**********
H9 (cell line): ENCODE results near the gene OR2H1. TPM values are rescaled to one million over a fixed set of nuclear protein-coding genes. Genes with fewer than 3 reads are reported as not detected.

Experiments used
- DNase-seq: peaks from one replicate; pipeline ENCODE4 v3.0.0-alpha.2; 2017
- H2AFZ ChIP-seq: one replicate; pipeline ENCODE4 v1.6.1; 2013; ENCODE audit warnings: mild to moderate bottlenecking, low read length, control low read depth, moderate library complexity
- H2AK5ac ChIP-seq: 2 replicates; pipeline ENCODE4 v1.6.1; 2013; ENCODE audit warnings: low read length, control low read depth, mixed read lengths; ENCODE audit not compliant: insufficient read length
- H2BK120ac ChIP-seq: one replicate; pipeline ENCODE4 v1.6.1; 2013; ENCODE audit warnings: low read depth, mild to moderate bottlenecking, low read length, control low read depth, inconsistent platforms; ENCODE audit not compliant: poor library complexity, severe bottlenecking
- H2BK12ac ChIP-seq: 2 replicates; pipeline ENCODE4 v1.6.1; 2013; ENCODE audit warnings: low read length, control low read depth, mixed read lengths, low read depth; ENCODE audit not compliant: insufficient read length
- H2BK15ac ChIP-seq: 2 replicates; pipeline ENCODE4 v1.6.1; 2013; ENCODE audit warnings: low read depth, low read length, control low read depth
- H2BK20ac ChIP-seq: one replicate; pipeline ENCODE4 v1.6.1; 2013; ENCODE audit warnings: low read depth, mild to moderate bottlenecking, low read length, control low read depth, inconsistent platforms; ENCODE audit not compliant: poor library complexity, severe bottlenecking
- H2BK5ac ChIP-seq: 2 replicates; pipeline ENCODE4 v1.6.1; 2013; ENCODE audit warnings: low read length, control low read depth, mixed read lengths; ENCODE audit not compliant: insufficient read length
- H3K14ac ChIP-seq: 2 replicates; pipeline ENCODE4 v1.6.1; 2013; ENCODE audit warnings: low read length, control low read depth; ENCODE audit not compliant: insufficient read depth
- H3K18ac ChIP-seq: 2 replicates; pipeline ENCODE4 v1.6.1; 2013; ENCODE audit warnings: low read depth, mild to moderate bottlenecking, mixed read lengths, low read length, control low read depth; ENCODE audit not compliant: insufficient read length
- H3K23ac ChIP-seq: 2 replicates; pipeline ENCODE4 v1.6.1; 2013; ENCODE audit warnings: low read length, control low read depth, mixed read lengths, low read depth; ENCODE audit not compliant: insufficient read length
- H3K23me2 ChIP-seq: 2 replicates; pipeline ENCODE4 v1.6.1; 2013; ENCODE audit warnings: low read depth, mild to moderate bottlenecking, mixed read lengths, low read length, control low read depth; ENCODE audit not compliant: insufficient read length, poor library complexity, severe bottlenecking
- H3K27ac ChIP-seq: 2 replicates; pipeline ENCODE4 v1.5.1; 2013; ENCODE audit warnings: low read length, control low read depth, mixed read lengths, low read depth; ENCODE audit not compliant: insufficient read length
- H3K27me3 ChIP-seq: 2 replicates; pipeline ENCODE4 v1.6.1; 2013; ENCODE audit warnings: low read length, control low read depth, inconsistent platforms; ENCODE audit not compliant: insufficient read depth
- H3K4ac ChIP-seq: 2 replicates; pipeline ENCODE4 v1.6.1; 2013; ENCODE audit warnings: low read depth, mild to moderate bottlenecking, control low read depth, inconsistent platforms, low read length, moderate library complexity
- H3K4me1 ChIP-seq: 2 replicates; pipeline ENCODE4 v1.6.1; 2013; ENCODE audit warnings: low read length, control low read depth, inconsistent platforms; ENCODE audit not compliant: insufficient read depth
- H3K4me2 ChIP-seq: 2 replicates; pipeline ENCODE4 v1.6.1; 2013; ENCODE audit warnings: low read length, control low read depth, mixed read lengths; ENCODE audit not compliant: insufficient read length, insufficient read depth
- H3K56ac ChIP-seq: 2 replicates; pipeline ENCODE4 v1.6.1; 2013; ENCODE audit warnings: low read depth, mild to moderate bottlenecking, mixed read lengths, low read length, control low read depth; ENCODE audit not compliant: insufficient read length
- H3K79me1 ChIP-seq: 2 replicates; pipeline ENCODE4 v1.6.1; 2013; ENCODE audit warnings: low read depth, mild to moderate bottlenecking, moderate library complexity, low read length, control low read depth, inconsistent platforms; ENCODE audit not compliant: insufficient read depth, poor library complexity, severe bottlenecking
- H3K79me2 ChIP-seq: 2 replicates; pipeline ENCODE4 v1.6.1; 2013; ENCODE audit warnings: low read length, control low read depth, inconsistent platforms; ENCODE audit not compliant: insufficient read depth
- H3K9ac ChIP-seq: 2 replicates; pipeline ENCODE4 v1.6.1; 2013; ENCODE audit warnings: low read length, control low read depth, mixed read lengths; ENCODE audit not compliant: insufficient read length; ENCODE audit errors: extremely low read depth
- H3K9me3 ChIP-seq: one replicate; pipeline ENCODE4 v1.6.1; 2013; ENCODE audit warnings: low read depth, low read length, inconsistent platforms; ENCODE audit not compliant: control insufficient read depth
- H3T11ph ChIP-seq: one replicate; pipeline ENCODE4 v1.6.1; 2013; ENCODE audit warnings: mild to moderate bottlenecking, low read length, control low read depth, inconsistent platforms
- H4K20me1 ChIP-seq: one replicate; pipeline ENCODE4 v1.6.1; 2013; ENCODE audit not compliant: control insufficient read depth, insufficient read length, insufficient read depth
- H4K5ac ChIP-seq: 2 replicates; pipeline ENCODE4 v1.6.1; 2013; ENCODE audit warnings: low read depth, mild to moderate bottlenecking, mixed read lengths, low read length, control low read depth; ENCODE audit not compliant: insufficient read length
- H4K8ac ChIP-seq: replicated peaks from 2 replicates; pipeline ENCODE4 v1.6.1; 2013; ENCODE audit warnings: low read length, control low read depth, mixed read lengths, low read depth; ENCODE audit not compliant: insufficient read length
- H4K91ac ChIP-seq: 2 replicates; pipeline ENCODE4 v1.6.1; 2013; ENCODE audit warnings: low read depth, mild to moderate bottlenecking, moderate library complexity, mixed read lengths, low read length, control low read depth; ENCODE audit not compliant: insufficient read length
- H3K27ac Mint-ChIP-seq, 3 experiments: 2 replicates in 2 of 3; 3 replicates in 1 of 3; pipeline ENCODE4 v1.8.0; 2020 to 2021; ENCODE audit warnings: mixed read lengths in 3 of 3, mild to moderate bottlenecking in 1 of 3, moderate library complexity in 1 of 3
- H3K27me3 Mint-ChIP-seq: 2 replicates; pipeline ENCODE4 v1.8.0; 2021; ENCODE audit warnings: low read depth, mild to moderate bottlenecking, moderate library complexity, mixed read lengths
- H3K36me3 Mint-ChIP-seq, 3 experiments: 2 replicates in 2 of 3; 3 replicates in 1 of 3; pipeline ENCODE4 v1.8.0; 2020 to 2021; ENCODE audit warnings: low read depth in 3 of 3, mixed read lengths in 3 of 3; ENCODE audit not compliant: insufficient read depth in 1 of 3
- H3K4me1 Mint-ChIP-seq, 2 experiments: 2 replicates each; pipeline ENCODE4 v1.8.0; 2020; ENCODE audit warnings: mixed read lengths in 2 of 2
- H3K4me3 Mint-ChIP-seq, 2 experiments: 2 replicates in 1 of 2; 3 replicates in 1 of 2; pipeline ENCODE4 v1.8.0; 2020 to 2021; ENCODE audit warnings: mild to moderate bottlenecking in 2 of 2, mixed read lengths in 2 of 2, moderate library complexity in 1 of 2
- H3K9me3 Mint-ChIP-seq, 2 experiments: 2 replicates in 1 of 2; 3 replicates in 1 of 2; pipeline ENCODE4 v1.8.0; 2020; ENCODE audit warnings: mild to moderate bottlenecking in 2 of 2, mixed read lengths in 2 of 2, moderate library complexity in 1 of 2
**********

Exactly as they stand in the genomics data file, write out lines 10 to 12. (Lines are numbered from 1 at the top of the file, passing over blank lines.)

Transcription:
- H2BK5ac ChIP-seq: 2 replicates; pipeline ENCODE4 v1.6.1; 2013; ENCODE audit warnings: low read length, control low read depth, mixed read lengths; ENCODE audit not compliant: insufficient read length
- H3K14ac ChIP-seq: 2 replicates; pipeline ENCODE4 v1.6.1; 2013; ENCODE audit warnings: low read length, control low read depth; ENCODE audit not compliant: insufficient read depth
- H3K18ac ChIP-seq: 2 replicates; pipeline ENCODE4 v1.6.1; 2013; ENCODE audit warnings: low read depth, mild to moderate bottlenecking, mixed read lengths, low read length, control low read depth; ENCODE audit not compliant: insufficient read length